Jesus wraps up the Bible with a promise that one day He will return: “Surely I am coming quickly” (Revelation 22).
The fulfillment of this promise stands out as one of the most prolifically talked about events in the whole Bible. Nearly 500 prophecies in the Old Testament and one out of 25 verses in the New Testament concern Jesus’ Second Coming.
There are so many verses about this topic, it’s enough to make one’s head spin!
Second Coming Verses
John 14:1-3; Romans 8:19; 1 Corinthians 1:7-8; 15:51-53; 16:22; Philippians 3:20-21; 4:5; Colossians 3:4; 1 Thessalonians 1:10; 2:19; 4:13-18; 5:9,23; 2 Thessalonians 2:1,3; 1 Timothy 6:14; 2 Timothy 4:1,8; Titus 2:13; Hebrews 9:28; James 5:7-9; 1 Peter 1:7,13; 5:4; 1 John 2:28-3:2; Jude 21; Revelation 2:25; 3:10; Daniel 2:44-45; 7:9-14; 12:1-3; Zechariah 12:10; 14:1-15; Matthew 13:41; 24:15-31; 26:64; Mark 13:14-27; 14:62; Luke 21:25-28; Acts 1:9-11; 3:19-21; 1 Thessalonians 3:13; 2 Thessalonians 1:6-10; 2:8; 1 Peter 4:12-13; 2 Peter 3:1-14; Jude 14-15; Revelation 1:7; 19:11-20:6; 22:7,12,20
But, when you start reading all these verses about Jesus’ return, you’ll notice something very peculiar. They appear to tell two very different stories. It’s as if these verses could be divided into two camps.
John 14:1-3; Romans 8:19; 1 Corinthians 1:7-8; 15:51-53; 16:22; Philippians 3:20-21; 4:5; Colossians 3:4; 1 Thessalonians 1:10; 2:19; 4:13-18; 5:9,23; 2 Thessalonians 2:1,3; 1 Timothy 6:14; 2 Timothy 4:1,8; Titus 2:13; Hebrews 9:28; James 5:7-9; 1 Peter 1:7,13; 5:4; 1 John 2:28-3:2; Jude 21; Revelation 2:25; 3:10
Daniel 2:44-45; 7:9-14; 12:1-3; Zechariah 12:10; 14:1-15; Matthew 13:41; 24:15-31; 26:64; Mark 13:14-27; 14:62; Luke 21:25-28; Acts 1:9-11; 3:19-21; 1 Thessalonians 3:13; 2 Thessalonians 1:6-10; 2:8; 1 Peter 4:12-13; 2 Peter 3:1-14; Jude 14-15; Revelation 1:7; 19:11-20:6
Let’s title the first column “Rapture” after 1 Thessalonians 4:17’s use of the Latin word “rapio” which means “to catch up, to snatch away, or to take out.” And, let’s also thin the list out a little to concentrate on the most descriptive passages.
John 14; 1 Corinthians 15; 1 Thessalonians 4
Zechariah 14; Matthew 24; Mark 13; Luke 21; Revelation 19
What does this mean then? Is the Rapture and Second Coming the same event?
To answer this question, let’s look at 20 ways in which the Rapture and the Second Coming verses differ.
Jesus appears in the sky and then ascends up to Heaven.
Jesus appears in the sky and then descends down to the earth.
Jesus gathers those who are saved, called the Church, from the earth.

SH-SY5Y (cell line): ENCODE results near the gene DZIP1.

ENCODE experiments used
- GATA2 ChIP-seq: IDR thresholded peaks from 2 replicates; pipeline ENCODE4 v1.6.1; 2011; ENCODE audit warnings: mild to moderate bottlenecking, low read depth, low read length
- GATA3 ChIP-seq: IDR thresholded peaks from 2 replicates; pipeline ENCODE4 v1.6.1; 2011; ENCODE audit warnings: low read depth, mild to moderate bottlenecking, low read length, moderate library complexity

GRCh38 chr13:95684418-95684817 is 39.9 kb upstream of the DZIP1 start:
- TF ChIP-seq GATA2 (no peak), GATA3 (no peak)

Jesus gathers those who are saved, called the Church, from Heaven.
Jesus leaves behind those on the earth who are not saved, the Unrighteous, to begin enduring the wrath of God.
Jesus returns and confronts those on the earth who are not saved, the Unrighteous, to finish enduring the wrath of God.
The resurrected Church meets Jesus up in the clouds.
Mortal believers, called the Tribulation Saints, meet Jesus down on the earth.
The destination of the Church is Heaven.
The destination of the Church is Jesus’ Millennial Kingdom on earth.
Only the Church, not the Unrighteous, will see Jesus.
Every eye, both Church and Unrighteous alike, will see Jesus.
The Rapture takes place as fast as a blink of an eye.
The Second Coming is drawn out over a number of days.
The Church instantly obtains glorified bodies which last forever before Christ’s Millennial Kingdom is instituted.
Tribulation Saints remain in their same earthly bodies and await their glorified bodies at the end of Christ’s Millennial Kingdom.
The Church is gathered to receive their rewards while the Unrighteous are left behind to face their punishment.
The Unrighteous are gathered to receive judgment and be sentenced to Torments while the Tribulation Saints are left behind on earth to enter into Christ’s rewards.
Jesus appears as a Bridegroom ready to receive His Bride the Church.
Jesus appears as a warrior ready to execute judgment against His enemies.
Jesus appears as a Deliverer, rescuing spiritual refugees.
Jesus returns as King, installing subjects to rule over His Kingdom.
The Rapture depicts the deliverance of the Church from God’s wrath.
The Second Coming depicts the deliverance of Tribulation Saints who have endured many years of God’s wrath.
The world remains left unjudged and still living in the horrible condition of sin.
The world receives final judgment and righteousness is established.
The Mount of Olives in Jerusalem remains unchanged.
The impact of Jesus landing on the earth splits the Mount of Olives in two, forming a whole new valley.
Satan remains free to cause havoc and slaughter billions.
God’s angels capture Satan, bind him, and throw the Devil into a bottomless pit.
Revealed clearly in the New Testament.
Revealed clearly in both the Old and New Testaments.
An imminent event in that no signs or events need to precede in order for it to happen.
Over seven years’ worth of signs and events must precede in order for it to happen.
Deals only with the Church.
Deals both with the Church and the Unrighteous.
The end purpose is to bring God’s judgment on this world.
The end purpose is to install Jesus’ Kingdom over this world.
The Rapture is an idyllic scene of God’s love, mercy, and grace to His Church.
The Second Coming is a terrifying scene of God’s wrath and judgment against the Unrighteous.
So, the answer is no, the Rapture and the Second Coming clearly are not the exact same event. But, the answer could also technically be yes, but only in the respect that the Rapture and Second Coming are two separate stages of the same event — the final return of Jesus Christ.